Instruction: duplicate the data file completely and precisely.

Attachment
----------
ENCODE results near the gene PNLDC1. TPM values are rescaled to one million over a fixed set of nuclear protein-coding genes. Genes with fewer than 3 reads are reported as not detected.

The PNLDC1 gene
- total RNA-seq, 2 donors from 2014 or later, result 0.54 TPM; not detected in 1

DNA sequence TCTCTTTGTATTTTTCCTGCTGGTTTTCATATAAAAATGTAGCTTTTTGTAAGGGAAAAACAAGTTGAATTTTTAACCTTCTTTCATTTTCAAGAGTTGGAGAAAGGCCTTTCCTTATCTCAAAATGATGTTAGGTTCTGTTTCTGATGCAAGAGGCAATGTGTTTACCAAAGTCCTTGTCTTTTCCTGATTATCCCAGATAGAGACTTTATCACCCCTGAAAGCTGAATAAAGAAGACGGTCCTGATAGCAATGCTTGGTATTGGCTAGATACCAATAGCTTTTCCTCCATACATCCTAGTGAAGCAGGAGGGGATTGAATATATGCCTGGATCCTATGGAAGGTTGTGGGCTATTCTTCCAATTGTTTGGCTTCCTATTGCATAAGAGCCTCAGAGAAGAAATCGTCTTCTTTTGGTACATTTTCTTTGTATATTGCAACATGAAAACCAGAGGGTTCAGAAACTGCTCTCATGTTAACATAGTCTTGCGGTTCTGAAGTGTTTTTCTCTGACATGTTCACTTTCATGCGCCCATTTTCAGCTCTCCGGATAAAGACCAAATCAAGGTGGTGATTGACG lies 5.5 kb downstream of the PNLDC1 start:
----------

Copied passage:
ENCODE results near the gene PNLDC1. TPM values are rescaled to one million over a fixed set of nuclear protein-coding genes. Genes with fewer than 3 reads are reported as not detected.

The PNLDC1 gene
- total RNA-seq, 2 donors from 2014 or later, result 0.54 TPM; not detected in 1

DNA sequence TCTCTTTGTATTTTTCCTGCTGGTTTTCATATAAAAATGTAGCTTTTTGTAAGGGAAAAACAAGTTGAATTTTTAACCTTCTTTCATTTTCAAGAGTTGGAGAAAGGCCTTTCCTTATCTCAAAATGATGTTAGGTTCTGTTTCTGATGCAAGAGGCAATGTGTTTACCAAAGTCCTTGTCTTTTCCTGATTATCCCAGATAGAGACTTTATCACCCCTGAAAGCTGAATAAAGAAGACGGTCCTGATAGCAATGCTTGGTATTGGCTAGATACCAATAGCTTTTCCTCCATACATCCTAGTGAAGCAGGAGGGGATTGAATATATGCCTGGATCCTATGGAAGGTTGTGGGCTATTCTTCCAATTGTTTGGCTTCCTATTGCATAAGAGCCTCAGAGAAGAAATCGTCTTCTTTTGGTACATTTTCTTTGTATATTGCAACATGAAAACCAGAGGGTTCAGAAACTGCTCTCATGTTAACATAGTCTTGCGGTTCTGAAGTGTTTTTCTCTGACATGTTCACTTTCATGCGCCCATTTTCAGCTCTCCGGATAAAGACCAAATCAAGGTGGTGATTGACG lies 5.5 kb downstream of the PNLDC1 start: